Accessor methods pointer question


#1

This has continued to confuse me and I’ve gone through the book several times.

In the beginning of chapter 20, the example is given regarding creating a property that points to an object:

@property (nonatomic) NSDate *hireDate;

Then it says: “recognize that you have declared a property named hireDate that is a pointer to an NSDate.” That is clear.

From there: “…by default you get an instance variable. This variable is named _hireDate and is a pointer to an NSDate. The compiler also synthesizes two accessor methods:”

- (void)setHireDate:(NSDate *)d;
- (NSDate *)hireDate;

I understand why these methods are created, what is confusing is the syntax - namely the (NSDate *) part. What does the pointer point to within the parentheses? When should I use that syntax? Can someone describe it in more human language terms?

While these methods are synthesized behind the scenes, there are other examples later in the book where we must explicitly use this syntax and it is barely glossed over with no explanation. Any help would be appreciated.


#2

[quote]what is confusing is the syntax - namely the (NSDate *) part. What does the pointer point to within the parentheses? When should I use that syntax? Can someone describe it in more human language terms?
[/quote]
NSDate * in (NSDate *) does not point to anything. However, (NSDate *) as a whole means the value of what follows is the address of an NSDate object.

This syntax may at times look strange and confusing. However, it is quite logical and getting used to it is easy.

In C, for example, the function declarations:

Shape * rotateShape (const Shape *, double);
Shape * rotateShape (const Shape * shape, double degrees);

mean rotateShape is a function that takes an argument of type const Shape * and an argument of type double and returns a value of type Shape * (a pointer to the new rotated shape.)

Also in C, the expression:

(Rectangle *)shape

This is a cast expression and b[/b] is the cast operator (where T is Rectangle *.)
This expression means cast the value of shape to a value of type Rectangle *: that is, pretend that the value of shape is the address of a Rectangle.

Now, a similar function declaration in Objective-C:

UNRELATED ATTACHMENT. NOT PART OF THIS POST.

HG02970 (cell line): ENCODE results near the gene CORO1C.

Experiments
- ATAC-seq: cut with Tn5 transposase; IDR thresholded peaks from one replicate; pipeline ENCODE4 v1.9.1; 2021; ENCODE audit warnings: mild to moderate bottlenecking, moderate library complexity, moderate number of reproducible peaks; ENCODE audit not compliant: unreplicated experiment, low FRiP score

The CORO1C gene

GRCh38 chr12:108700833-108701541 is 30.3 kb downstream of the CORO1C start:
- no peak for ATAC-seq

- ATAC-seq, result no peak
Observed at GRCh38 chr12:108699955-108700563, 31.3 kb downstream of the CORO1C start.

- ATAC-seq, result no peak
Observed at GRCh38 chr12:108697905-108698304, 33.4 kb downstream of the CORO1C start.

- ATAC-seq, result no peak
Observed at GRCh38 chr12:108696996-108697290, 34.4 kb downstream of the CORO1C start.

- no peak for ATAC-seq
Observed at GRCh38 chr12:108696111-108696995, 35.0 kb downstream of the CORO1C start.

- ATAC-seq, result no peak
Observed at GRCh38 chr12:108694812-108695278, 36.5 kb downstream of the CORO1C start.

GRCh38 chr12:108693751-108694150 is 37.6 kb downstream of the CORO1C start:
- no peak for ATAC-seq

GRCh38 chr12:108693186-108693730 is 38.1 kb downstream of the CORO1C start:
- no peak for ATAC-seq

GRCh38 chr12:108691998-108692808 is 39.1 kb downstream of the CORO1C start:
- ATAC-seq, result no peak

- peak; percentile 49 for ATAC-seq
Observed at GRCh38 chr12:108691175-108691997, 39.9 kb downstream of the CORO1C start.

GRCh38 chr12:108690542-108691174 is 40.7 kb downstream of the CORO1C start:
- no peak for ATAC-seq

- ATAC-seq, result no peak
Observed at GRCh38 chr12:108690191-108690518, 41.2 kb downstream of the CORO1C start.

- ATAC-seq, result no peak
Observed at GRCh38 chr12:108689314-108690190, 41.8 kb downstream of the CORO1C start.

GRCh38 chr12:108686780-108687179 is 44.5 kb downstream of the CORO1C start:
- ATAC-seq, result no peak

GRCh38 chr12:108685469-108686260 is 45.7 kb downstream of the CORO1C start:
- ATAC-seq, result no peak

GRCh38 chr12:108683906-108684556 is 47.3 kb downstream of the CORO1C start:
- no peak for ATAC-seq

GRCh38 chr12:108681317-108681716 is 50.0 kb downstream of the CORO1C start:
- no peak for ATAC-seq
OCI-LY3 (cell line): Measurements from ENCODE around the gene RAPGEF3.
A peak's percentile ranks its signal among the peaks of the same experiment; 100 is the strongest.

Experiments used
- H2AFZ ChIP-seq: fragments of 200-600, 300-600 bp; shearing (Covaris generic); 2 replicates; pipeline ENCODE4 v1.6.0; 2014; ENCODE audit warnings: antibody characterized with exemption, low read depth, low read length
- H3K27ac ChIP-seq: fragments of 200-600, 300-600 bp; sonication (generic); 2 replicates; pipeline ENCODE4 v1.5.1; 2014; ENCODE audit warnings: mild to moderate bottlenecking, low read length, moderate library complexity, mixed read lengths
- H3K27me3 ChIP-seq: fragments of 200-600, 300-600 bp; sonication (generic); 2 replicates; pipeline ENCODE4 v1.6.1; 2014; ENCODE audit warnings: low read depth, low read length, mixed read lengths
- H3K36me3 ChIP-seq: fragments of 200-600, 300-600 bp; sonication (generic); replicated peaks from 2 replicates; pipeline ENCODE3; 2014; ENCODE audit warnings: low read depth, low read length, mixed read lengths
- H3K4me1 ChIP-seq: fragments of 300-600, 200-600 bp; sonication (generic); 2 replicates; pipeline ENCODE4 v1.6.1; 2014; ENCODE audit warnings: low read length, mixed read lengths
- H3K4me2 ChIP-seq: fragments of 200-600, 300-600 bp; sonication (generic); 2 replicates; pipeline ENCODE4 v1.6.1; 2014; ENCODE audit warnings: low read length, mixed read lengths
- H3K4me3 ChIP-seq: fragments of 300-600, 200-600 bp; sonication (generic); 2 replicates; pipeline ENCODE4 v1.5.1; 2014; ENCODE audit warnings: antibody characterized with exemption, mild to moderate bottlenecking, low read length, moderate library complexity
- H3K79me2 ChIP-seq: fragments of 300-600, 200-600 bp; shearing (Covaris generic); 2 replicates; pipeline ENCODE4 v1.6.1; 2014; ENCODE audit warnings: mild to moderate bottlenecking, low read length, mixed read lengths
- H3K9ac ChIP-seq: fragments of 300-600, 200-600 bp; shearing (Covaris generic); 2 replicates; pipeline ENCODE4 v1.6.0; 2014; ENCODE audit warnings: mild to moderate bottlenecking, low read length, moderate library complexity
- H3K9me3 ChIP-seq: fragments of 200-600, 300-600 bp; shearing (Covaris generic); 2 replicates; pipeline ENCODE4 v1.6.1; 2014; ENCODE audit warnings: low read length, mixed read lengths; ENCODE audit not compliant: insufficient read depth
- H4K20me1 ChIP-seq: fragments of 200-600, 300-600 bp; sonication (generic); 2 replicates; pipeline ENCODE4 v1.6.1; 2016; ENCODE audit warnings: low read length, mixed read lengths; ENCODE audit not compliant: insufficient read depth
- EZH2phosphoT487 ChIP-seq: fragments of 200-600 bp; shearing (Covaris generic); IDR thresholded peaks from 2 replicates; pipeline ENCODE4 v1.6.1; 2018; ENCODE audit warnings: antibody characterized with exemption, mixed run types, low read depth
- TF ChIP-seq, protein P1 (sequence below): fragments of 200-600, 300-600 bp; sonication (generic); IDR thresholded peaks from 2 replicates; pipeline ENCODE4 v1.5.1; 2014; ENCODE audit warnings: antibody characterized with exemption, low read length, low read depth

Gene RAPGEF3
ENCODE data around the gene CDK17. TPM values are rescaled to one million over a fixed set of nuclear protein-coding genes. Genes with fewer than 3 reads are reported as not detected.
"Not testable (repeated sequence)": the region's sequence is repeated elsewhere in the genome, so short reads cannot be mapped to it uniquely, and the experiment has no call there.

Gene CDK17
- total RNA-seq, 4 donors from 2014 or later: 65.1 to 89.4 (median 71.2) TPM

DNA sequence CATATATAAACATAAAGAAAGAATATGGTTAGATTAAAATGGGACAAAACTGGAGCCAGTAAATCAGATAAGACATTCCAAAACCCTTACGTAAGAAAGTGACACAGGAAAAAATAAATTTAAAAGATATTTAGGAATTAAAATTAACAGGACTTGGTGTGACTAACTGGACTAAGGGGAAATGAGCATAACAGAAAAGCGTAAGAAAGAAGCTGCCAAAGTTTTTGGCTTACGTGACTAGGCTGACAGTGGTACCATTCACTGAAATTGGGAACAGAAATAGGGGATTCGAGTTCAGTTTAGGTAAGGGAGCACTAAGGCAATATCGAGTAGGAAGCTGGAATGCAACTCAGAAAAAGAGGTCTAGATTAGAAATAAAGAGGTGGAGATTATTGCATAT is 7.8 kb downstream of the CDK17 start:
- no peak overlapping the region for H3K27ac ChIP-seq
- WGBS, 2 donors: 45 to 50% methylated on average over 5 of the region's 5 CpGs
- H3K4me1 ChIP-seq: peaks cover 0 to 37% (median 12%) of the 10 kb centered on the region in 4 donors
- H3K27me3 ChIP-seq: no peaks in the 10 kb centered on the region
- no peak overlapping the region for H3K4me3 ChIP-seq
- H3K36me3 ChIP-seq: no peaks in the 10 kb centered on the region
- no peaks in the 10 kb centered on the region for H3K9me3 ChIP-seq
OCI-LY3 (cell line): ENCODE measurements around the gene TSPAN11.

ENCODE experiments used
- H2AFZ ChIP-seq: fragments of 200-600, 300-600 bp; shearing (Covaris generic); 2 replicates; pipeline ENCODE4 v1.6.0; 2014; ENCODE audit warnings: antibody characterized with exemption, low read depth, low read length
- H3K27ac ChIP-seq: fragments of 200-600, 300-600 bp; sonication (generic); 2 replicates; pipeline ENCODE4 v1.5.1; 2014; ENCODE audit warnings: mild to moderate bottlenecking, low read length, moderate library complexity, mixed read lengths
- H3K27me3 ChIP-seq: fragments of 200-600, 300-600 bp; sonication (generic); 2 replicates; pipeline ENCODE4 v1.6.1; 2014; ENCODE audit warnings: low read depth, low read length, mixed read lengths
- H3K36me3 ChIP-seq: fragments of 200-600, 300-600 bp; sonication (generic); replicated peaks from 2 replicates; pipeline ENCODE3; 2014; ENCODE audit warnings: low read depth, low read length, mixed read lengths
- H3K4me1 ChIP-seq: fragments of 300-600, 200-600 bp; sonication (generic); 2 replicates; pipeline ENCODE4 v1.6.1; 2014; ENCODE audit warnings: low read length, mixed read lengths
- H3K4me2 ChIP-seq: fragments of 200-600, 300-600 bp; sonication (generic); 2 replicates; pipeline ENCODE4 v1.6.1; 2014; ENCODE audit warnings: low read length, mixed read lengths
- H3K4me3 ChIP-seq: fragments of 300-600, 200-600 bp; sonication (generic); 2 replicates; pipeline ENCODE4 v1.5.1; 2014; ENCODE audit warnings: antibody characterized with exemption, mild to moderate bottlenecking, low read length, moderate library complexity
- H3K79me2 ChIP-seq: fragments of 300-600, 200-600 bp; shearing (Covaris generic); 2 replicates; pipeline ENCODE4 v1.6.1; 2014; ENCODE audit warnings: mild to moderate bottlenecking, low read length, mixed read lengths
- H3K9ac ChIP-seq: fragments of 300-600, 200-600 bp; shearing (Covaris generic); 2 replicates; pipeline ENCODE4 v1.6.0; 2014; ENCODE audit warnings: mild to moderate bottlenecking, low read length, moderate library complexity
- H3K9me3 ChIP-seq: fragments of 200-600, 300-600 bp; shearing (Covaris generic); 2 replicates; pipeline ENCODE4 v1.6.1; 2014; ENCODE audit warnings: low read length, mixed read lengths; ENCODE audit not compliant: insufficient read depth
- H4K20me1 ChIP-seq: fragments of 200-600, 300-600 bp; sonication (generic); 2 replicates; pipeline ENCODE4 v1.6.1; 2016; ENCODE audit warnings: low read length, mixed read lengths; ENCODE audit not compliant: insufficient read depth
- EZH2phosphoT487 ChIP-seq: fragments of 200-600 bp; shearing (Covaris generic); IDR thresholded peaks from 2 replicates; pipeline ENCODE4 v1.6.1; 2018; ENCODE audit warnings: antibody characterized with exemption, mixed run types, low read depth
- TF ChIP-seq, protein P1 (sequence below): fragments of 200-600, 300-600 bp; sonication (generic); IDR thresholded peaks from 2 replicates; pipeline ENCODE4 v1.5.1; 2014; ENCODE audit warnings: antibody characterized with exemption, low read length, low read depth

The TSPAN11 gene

+ (Shape *)rotateShape:(const Shape *)shape by:(double)degrees;

means rotateShape:by: is a function that takes an argument of type const Shape * and an argument of type double and returns a value of type Shape * (a pointer to the new rotated shape.)

There are three cast-expression lookalikes in there:

+ (Shape *)rotateShape... 
// the return value is the address of a Shape object

(const Shape *)shape
// the value of shape is the address of a Shape object

(double)degrees
// the value of degrees is the angle of rotation which is of type double

[Become a competent programmer faster than you can imagine: pretty-function.org]


#3

Thanks ibex10, this is helpful.

Just to see if I have my head around it, in the example I gave:

- (void)setHireDate:(NSDate *)d;

This means that once set (or created), assign the value of d to the address of an NSDate object. Is that correct?

[quote=“ibex10”]Also in C, the expression:
(Rectangle *)shape

This is a cast expression and (T) is the cast operator (where T is Rectangle *.)
This expression means cast the value of shape to a value of type Rectangle *: that is, pretend that the value of shape is the address of a Rectangle.[/quote]

Both of those explanations are really clear - thank you.


#4

[quote]Just to see if I have my head around it, in the example I gave:

This means that once set (or created), assign the value of d to the address of an NSDate object. Is that correct?[/quote]
No, it just means d is to contain the address of an NSDate object.

Also, it does not make sense to say “assign the value of d to the address of an NSDate object,” but it makes sense to say “assign d the address of an NSDate object,” or “assign the address of an NSDate object to d.”


#5

This makes perfect sense…thanks again.